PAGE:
December 22, 2023

Helping hands - How Afghan girls are instrumental in providing education

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Zohra in Afghanistan

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Since the Taliban regained power, the education for girls and women in Afghanistan is self-organised and often persecuted.

Picture: LearnAfghan.org

Helping others is one of the most important parts of everyone’s life and it’s our inherent right as human beings.

Putting efforts into education for young people, including girls, is important to me. It is the key to success. Education develops critical thinking and broadens your knowledge.

Afghanistan’s political system driven by the Taliban does not provide the same opportunities for girls and boys. Its current regime closed school doors for girls and disabled us from the pursuit of our dreams and goals.

Organisations such as LEARN have been helping girls get an underground education, by providing online classes such as science and web design lessons, and in collaboration with The Oxford School for the Future of Journalism (OXSFJ) we have also been able to receive journalism classes.

This has given girls like myself the opportunity to continue our lessons and study in the fields that we are really interested in.

Through their help and kindness, the power to offer opportunities to others is then passed on into our hands.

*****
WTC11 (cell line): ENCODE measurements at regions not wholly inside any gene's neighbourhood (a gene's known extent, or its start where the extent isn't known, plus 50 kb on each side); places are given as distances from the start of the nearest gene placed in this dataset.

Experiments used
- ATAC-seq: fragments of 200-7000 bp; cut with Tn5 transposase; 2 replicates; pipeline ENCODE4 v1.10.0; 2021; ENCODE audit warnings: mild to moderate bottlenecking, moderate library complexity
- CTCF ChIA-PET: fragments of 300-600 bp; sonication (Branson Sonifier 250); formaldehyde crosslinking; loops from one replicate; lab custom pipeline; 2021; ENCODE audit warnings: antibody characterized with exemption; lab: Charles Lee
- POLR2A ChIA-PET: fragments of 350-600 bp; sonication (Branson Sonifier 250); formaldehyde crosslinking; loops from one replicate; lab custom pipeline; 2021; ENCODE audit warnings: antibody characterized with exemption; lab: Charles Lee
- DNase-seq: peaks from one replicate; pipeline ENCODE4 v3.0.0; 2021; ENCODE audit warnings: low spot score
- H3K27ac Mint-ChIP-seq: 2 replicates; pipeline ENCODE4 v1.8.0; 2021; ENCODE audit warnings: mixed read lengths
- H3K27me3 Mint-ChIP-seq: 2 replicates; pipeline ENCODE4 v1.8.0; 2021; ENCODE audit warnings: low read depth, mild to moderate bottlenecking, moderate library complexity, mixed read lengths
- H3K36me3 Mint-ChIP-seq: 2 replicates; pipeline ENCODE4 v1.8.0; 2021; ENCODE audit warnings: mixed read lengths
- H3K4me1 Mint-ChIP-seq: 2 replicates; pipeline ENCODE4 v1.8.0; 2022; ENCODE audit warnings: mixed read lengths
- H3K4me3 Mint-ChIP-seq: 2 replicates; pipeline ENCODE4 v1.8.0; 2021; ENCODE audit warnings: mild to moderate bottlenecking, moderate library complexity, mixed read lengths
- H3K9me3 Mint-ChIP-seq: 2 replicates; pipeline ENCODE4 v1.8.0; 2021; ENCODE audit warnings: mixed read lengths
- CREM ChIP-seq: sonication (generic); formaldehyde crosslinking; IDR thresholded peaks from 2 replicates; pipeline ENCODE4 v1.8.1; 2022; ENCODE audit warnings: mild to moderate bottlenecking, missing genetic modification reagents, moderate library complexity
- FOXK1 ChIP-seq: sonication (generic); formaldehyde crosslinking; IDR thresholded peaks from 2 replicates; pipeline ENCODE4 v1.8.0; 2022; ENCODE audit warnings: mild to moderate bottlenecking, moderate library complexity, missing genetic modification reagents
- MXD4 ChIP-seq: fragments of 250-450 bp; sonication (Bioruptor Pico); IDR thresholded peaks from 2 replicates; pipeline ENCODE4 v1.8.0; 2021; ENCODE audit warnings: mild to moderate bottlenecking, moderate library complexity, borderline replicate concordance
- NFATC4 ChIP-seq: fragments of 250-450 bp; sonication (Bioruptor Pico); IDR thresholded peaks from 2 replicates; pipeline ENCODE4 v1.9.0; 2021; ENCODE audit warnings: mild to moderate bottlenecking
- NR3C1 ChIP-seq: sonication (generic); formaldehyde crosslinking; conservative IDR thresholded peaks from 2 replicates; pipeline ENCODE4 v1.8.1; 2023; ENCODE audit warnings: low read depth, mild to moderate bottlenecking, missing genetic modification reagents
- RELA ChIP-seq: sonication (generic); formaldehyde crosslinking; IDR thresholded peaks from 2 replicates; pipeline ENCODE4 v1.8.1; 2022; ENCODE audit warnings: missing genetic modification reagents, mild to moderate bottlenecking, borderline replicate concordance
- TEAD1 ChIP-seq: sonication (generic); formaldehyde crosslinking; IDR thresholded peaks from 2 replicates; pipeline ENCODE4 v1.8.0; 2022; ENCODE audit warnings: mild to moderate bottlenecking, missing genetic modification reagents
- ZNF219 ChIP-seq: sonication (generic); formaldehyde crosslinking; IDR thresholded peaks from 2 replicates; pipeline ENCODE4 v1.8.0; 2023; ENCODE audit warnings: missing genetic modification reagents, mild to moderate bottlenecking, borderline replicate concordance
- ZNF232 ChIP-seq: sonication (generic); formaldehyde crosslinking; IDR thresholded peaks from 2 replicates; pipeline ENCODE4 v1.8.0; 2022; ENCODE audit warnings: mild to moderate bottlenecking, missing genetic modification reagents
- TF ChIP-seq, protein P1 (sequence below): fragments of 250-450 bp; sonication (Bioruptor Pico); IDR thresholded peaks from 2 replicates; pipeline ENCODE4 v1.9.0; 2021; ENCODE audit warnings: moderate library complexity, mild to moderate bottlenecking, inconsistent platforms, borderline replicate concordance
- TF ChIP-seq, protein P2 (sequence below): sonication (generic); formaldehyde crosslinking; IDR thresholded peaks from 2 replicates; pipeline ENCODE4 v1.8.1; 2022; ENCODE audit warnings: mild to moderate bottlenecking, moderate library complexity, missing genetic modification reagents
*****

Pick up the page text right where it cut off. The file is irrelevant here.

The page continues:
Inspired by this, I decided to also play an active role in empowering others through education. Together with the Organization for Work and Development of Afghanistan (OWDA), I provide support to Bamyan people, especially the young generation.

Being a part of both the volunteering team at OWDA, and as a student at LEARN, I am able to reflect from two different perspectives on the role of education in a young person’s life. By opening the doors to education, you empower others to continue developing their skills, and follow their dreams.

Written by:

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Zohra

Afghanistan

OXSFJ & LEARN Afghan Project

Illustrated by Yuliia Muliar

Zohra, aged 17, is an avid writer participating in the joint project between The Oxford School for the Future of Journalism and LEARN Afghan. She is interested in pursuing her own education with plans to keep studying new subjects alongside her goal to become a journalist.

Zohra is enthusiastic towards literature with a love for both reading and writing. She also spends her free time listening to music.

She speaks Dari, English and some Pashto.

Due to security concerns the authors image and surname have been omitted

Edited by:

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Sofiya Suleimenova

former International Affairs Section Editor

Geneva, Switzerland

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